The Subprime Crisis is a broken promise to Joe “Sixpack”.
One Day in early 2006, Joe was feeling pretty darned good about himself. He was making $65,000 a year at a job he held for over 6 years. He had $30,000 saved up in the bank. He had no credit card debt. He owned his car free and clear. He looked at his pregnant wife and his 2 year old son about to outgrow the two bedroom apartment they were renting and said, heck…time for us to buy a house.
He didn’t need no granite counters or stainless steel appliances. He just wanted a decent neighborhood and decent schools for his kids. He needed a small yard for a dog and to throw a ball back & forth in with his son and to have a barbecue and a beer in with his buds once in a while. His American Dream seemed within reach. He read everywhere that mortgages were pretty easy to get, and interest rates were near all time lows at 5.5%.
Mrs. Joe picked the School District she wanted to live in, and Mr. and Mrs. Joe walked into a real estate office and said, “We’d like to buy a house in this School District”. Ms. Realtor pulled out a big questionnaire asking them to fill in all the things they wanted, while she left to figure out what they could afford. She did a quick qualification in the back room of the office. $65,000 a year divided by twelve times 33% equals a payment of $1,787.50 a month and at 5.5% interest rate that equaled a loan of $315,000. She added the $30,000 they had saved, and came to $345,000. She wondered if that was a little high, but it was certainly the lowest price she could hope to find, so she found them a little old rambler in Kenmore asking $350,000. They all went out to see it. It had an old kitchen and needed some work but the couple hugged and said, “We can make this ‘home’ with a little hard work and some paint and curtains”. Everyone smiled and went back to the real estate office to make an offer of $345,000, with the seller paying the closings costs.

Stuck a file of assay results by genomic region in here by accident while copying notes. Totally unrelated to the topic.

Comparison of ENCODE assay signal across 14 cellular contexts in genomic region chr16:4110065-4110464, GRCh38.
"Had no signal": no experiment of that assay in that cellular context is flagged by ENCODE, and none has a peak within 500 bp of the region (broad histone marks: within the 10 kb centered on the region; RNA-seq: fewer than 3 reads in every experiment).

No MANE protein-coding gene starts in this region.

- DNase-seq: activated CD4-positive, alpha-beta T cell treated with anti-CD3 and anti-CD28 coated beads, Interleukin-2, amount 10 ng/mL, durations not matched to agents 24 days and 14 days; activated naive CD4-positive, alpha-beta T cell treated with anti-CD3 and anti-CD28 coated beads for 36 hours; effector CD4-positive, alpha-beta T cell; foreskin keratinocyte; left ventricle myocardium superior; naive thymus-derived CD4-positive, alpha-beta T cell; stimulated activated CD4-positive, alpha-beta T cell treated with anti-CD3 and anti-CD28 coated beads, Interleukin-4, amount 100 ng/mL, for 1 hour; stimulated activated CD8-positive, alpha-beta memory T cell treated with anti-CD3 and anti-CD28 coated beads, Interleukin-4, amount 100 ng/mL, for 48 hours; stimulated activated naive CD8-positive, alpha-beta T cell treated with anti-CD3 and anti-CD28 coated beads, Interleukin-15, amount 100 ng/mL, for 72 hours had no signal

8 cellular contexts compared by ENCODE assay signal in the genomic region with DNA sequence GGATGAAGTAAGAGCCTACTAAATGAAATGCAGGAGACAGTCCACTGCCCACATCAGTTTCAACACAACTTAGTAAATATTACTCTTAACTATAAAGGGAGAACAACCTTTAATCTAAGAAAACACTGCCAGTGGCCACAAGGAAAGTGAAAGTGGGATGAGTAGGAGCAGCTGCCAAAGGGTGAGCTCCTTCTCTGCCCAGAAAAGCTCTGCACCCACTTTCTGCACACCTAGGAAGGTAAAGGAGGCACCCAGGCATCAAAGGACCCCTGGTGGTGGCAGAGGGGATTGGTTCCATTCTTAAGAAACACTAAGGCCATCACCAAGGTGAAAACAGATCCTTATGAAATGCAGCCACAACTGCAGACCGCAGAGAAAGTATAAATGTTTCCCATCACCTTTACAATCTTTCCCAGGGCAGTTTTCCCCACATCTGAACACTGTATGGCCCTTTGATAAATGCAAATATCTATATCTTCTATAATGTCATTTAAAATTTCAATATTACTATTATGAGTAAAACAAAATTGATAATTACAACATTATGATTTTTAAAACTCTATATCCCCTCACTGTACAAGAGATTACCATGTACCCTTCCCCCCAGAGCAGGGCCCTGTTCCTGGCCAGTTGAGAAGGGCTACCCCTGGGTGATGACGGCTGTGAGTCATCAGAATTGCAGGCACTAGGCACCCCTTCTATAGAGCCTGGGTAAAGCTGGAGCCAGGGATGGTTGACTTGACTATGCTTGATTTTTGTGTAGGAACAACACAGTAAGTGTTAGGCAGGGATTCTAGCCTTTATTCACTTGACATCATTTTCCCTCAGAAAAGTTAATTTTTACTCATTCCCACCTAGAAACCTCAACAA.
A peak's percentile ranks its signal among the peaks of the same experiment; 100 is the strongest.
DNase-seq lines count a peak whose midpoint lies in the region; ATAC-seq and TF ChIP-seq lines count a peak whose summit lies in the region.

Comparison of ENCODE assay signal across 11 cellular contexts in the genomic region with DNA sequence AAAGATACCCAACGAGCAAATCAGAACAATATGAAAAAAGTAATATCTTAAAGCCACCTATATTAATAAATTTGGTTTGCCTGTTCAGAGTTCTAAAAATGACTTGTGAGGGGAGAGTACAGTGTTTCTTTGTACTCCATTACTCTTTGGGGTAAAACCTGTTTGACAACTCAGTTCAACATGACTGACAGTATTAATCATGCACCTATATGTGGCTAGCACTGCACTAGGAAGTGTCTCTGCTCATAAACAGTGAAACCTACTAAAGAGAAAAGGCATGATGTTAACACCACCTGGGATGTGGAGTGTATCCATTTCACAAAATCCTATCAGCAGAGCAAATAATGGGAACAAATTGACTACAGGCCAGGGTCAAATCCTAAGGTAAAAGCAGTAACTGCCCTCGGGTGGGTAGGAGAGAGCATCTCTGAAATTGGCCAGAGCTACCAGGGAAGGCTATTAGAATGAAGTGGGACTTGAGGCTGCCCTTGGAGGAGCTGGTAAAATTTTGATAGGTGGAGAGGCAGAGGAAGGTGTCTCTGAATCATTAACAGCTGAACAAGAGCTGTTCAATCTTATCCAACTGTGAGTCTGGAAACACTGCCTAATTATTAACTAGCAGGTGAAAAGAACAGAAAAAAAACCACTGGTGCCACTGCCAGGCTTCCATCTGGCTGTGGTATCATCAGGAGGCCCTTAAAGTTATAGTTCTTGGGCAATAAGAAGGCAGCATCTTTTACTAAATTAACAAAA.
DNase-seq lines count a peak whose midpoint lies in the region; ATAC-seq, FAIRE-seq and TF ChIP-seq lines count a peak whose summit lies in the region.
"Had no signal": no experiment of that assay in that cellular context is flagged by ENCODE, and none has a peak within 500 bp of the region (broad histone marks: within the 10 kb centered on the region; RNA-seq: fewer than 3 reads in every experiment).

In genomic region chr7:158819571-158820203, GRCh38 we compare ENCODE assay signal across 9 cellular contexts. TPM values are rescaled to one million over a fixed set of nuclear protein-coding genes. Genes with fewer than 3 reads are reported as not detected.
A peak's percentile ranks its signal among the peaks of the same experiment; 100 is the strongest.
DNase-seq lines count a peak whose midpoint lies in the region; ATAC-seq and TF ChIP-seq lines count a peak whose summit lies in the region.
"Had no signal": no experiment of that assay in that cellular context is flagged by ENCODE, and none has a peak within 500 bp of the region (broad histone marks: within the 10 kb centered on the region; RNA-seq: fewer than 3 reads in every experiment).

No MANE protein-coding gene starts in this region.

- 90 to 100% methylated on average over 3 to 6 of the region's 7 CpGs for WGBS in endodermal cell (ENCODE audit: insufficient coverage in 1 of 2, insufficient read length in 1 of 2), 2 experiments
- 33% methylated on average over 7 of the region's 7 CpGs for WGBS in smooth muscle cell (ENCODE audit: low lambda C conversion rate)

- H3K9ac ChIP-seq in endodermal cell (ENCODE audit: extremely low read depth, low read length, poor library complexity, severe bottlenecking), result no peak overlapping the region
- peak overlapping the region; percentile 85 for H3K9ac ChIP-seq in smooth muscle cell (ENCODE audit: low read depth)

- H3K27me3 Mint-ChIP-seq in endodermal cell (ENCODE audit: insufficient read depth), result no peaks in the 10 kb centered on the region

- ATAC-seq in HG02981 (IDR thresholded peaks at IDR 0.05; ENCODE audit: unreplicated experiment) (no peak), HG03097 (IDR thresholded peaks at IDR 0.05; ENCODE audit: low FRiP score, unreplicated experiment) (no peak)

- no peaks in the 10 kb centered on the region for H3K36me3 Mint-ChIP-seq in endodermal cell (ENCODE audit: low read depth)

The real estate agent called her favorite lender and put Joe on the phone with the lender while she typed the offer. The lender faxed over a pre-approval letter for a purchase price of $345,000 to submit with the offer. Joe’s agent called the Listing Agent of the little rambler who said, “We already have 3 offers, and we’re presenting offers at 7 o’clock tonight”. It was 4:30 p.m.
Joe’s agent called the lender who shot over a new pre-approval letter for $375,000. Joe’s agent added an Escalation Clause for $1,000 more than any one else’s offer up to $375,000. She took out the seller paying the Closing Costs explaining that with multiple offers, that wasn’t going to fly. She took out the home inspection clause explaining that would strenghten the offer. She told them to up their Earnest Money Deposit from $5,000 to $10,000 to make the offer really solid. Mr. and Mrs. Joe signed it, and the agent faxed the offer to the Listing Agent. That night Joe’s family got the call that they got the house for ONLY $364,000! WOO-HOOS and High Fives all around. They WON!